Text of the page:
For King And Empire
Canadaâ€™s Hundred Days was a series attacks made along the Western Front by the Canadian Corps during the Hundred Days Offensive of World War I. Reference to this period as Canada's Hundred Days is due to the substantial role the Canadian Corps of the British First Army played in causing the defeat and/or retreat of the German Army in a series of major battles from Amiens to Mons which along with other Allied offensives ultimately led to Germany's final defeat and surrender. Though generally referred to as the 'Hundred Days' in the English-speaking world outside of Canada, the period is more frequently recognized in Belgium and France - particularly in the areas in which the Canadians fought - as "les cent jours du Canada." During this time, the Canadian Corps fought at Amiens, Arras, the Hindenburg Line, the Canal du Nord, Bourlon Wood, Cambrai, Denain, Valenciennes and finally at Mons, on the final day of the First World War.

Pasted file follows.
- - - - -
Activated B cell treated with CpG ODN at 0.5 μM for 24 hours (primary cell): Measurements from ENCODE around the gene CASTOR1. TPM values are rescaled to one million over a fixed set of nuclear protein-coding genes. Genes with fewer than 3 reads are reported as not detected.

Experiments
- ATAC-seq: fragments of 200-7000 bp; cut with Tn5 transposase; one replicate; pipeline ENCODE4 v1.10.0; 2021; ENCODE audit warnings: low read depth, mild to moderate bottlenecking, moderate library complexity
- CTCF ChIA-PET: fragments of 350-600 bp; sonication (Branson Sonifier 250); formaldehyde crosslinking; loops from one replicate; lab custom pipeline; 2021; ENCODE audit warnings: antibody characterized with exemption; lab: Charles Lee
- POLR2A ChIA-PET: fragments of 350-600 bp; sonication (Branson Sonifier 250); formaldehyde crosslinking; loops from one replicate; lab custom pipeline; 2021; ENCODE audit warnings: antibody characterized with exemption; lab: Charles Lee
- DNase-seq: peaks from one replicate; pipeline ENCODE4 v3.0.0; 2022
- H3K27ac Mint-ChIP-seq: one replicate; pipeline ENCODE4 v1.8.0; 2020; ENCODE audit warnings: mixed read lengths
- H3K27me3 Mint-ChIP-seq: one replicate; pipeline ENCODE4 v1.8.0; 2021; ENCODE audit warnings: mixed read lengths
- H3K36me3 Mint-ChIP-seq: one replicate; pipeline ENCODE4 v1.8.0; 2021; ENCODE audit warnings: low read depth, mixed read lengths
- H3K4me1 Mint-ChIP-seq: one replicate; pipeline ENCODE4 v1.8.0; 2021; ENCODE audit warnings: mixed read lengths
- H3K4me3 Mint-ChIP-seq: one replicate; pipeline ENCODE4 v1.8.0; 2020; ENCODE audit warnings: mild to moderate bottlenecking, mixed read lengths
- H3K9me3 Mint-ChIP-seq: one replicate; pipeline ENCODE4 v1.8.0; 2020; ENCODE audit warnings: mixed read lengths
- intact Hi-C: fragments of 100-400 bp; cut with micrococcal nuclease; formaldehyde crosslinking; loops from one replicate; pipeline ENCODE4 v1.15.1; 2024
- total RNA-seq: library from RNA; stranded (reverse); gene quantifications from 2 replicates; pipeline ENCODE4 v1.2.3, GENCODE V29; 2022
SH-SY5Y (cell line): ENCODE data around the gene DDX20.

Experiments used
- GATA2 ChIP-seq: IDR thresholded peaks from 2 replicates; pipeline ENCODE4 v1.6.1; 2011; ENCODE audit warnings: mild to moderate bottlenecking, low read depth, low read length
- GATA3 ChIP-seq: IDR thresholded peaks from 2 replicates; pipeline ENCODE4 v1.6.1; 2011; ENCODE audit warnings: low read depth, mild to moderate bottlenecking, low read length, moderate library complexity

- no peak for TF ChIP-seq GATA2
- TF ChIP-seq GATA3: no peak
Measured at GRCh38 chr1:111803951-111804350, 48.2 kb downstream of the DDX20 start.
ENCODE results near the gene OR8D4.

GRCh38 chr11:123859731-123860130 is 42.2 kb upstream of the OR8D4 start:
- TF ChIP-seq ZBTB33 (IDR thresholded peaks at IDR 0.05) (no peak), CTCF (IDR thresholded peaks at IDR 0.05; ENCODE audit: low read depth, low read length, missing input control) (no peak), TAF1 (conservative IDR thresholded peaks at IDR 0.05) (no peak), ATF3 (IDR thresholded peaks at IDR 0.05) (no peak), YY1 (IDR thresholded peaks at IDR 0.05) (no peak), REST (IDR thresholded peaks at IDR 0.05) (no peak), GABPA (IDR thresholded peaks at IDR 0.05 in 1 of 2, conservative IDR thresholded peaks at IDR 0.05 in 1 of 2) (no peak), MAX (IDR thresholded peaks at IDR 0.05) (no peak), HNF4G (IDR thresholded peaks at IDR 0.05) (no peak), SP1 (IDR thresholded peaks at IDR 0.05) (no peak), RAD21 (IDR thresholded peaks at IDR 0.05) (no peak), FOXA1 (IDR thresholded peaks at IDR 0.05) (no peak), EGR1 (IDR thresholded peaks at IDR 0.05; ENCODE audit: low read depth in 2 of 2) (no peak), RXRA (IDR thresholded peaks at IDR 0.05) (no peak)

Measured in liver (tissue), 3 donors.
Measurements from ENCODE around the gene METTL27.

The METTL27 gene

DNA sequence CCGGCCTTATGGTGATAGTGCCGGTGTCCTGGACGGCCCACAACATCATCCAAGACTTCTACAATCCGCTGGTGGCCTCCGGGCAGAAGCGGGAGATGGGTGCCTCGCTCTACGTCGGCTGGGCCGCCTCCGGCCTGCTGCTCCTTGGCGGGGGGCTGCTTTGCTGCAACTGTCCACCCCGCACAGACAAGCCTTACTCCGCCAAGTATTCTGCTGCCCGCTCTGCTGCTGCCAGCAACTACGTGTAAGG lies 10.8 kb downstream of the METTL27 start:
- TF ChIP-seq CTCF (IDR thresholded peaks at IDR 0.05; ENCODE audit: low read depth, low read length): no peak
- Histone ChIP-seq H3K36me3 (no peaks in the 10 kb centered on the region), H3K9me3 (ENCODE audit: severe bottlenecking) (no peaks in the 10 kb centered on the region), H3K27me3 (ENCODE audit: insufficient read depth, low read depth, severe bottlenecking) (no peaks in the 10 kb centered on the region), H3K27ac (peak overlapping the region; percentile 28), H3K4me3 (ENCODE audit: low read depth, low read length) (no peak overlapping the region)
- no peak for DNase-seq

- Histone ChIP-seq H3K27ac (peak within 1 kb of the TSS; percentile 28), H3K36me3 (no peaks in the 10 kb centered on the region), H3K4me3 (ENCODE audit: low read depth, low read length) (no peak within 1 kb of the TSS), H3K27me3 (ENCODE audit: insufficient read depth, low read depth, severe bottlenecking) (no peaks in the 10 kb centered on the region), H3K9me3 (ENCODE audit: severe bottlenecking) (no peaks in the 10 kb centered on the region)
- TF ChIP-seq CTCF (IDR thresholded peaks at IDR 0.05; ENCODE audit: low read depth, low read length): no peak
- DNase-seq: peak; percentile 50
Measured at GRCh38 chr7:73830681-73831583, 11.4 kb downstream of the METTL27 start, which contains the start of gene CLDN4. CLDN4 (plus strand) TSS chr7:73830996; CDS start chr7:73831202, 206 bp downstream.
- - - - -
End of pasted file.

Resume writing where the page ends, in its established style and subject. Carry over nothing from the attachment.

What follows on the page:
In terms of numbers, during those 96 days the Canadian Corps' four over-strength or 'heavy' divisions of roughly 100 000 men, engaged and defeated or put to flight elements of forty seven German divisions, which represented one quarter of the German forces fighting on the Western Front. However their successes came at a heavy cost, the Canadians suffered 20% of their battle-sustained casualties of the war during the same period.
Canadian troops shelter in a ditch along the Arras-Cambrai road.